- RT @DavidGuyNCWA: Read a dynamic collaboration by two scientists: a new path for fins and feathers in #cawater and the #sacvalley. https:… ->
- Creative solution to use #CentralValley #floodplains for both ag & native species habitat https://t.co/znexJiPYlR… https://t.co/pD6VjnjThB ->
The federal government could gain control over how California uses it water resources under H.R. 23, the Gaining Responsibility on Water (GROW) Act, which was passed by the House today. The bill, sponsored by California representative David Valadao, would bring more water to the Central Valley for agriculture, but would impede the Endangered Species Act and preempt California’s water laws in doing so. Senator Kamala Harris (D-CA) said in an interview, the GROW Act “does not strike the right balance because there’s no reason that we have to accept a false choice and somehow weaken the Endangered Species Act in order to be smarter with water policy.”
California Trout is reaching out to our representatives urging them to oppose the bill, along with our partners, Golden Gate Salmon Association, Pacific Coast Federation of Fishermen’s Associations, and the American Sportfishing Association. We cannot allow regulations to weaken or eliminate protection for California’s rivers, salmon fishery, and the Bay-Delta estuary.
On behalf of all of us at CalTrout, our Executive Director, Curtis Knight, has issued the following letter to our reps. We encourage you to reach out to your Senators as well to ask that they vote no on H.R. 23. (Click here to find your representative’s phone numbers. For individuals, calling their offices is the most efficient way to get your voice heard. Write a short script to help you out, use language from our letter if that’s helpful.)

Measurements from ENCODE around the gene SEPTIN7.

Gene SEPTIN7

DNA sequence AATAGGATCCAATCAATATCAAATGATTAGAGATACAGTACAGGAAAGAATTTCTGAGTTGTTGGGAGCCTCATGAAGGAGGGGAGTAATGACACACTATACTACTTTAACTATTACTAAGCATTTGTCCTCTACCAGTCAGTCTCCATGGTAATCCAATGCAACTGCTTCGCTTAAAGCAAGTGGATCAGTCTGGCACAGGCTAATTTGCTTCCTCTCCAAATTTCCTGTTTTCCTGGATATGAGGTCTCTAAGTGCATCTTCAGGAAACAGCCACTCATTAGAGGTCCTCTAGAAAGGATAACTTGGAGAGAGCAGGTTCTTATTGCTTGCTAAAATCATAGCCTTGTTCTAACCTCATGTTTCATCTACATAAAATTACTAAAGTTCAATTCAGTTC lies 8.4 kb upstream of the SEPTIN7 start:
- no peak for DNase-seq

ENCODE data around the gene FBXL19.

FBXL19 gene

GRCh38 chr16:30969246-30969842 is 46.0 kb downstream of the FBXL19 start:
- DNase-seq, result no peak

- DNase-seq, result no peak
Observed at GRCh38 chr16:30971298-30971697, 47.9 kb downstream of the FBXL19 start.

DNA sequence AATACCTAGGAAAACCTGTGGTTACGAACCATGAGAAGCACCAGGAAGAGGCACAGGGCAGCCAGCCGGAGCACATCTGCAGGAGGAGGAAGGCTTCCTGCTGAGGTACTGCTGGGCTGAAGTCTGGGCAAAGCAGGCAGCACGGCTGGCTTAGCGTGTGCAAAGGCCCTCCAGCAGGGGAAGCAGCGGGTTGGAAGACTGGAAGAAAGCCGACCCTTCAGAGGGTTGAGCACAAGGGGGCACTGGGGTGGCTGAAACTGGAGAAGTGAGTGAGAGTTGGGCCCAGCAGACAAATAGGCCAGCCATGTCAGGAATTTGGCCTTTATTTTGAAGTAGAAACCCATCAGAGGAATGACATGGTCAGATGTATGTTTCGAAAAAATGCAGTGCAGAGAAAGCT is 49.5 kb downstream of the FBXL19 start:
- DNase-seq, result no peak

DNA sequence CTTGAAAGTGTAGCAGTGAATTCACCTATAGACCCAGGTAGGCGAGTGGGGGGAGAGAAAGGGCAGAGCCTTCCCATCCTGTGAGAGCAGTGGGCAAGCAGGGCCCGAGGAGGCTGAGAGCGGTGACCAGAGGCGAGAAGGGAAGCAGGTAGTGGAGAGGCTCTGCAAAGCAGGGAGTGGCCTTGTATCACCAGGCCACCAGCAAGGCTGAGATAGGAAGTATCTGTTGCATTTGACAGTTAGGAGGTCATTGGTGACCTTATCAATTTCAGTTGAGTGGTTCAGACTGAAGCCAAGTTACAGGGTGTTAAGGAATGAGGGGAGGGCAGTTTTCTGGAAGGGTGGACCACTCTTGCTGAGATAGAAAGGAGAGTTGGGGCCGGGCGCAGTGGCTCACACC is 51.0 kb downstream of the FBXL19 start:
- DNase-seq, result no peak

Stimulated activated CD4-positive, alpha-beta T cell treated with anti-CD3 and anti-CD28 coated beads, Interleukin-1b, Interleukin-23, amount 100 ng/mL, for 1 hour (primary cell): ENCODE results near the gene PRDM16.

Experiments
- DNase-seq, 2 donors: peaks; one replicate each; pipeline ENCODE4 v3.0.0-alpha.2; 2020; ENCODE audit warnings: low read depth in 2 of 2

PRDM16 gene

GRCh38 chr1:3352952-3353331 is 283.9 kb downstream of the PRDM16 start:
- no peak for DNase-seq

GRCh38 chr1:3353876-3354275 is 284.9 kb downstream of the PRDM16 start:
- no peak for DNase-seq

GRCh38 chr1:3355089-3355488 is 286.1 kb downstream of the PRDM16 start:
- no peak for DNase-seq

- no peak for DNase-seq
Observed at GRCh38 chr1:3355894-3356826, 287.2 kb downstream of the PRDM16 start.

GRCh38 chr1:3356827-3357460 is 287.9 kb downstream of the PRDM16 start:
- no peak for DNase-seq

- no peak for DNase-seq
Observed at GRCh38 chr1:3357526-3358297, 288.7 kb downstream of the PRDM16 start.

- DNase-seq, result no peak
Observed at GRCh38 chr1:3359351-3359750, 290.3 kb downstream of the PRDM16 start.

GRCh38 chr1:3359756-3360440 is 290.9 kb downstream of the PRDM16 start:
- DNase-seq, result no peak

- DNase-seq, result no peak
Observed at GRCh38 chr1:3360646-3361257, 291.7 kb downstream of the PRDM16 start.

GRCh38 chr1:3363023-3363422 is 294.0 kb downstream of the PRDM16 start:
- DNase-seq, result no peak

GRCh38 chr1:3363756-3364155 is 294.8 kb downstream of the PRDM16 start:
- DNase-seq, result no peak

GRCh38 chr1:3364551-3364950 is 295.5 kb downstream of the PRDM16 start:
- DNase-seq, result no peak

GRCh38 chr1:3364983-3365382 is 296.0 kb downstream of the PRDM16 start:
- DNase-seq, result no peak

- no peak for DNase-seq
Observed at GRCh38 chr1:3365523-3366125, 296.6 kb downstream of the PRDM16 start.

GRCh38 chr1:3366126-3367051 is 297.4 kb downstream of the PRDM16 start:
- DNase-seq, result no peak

- Fish of the Month: California Golden trout, our iconic state fish. #fishinhotwater https://t.co/OTcELis7Yc ->
- Grab an exclusive printed copy of SOS II #FishinHotWater. Detailed report on California's 32 native salmonid specie… https://t.co/bThHBFluSx ->
- CalTrout poster now available feat. #California's native salmonids. Beautifully illustrated by Paul Waters. Buy her… https://t.co/hT1gzm8aC3 ->
- We're hosting fly fishing classes at @CamelBak Pursuit Series, Sept 8-10, Saratoga, south of SF. Join us for a week… https://t.co/iieHUBNsok ->
- Good news for these threatened, but tough fish https://t.co/1COddo3TMg #ditchdams #riversmatter #californiafish #steelhead ->
- Our North Coast Dir. Darren Mierau discusses salmonid decline in CA https://t.co/1odxv2z0Gj @905KHSU #EcoNews #fishinhotwater #salmon ->
- Dams on #EelRiver are up for relicensing. Here's our chance to speak up https://t.co/eilGHhjNmL #ditchdams ->
Submit a comment about the future of dams on the Eel River.
The Eel River needs our help. Two dams (Cape Horn and Scott) on the upper mainstem of the river, known as the Potter Valley Project, block fish access to important high elevation habitat. Volitional passage of salmon and steelhead to prime upstream spawning and rearing habitat is a necessary step to recovery of salmonid abundance in the Eel River.
The Potter Valley Project is now up for re-licensing through the Federal Energy Regulatory Commission (FERC), which is a great opportunity for stakeholders (that means us!) to submit comments on how we want this process to go.
Specifically, we are disappointed that FERC failed to include decommissioning in their scoping notice as an alternative for detailed study. They claimed that the Eel River dams are “a viable, safe, and clean renewable source of power and consumptive water to the region.” We do not agree. Dam decommissioning and removal needs to be an alternative fully analyzed in the FERC process. Therefore, we recommended studying options for partial or complete removal, e.g., lowering Scott Dam or replacing Cape Horn dam with a different diversion facility or seasonal dam.
Deadline: FERC requires comments be submitted by August 4th; you can do it online or through the mail (see below for address and sample). *Include docket # P-77-285 in your comment.* Please feel free to use our sample letter below, or use our language in this post to help write your comment. Reach out to us if you’d like more information.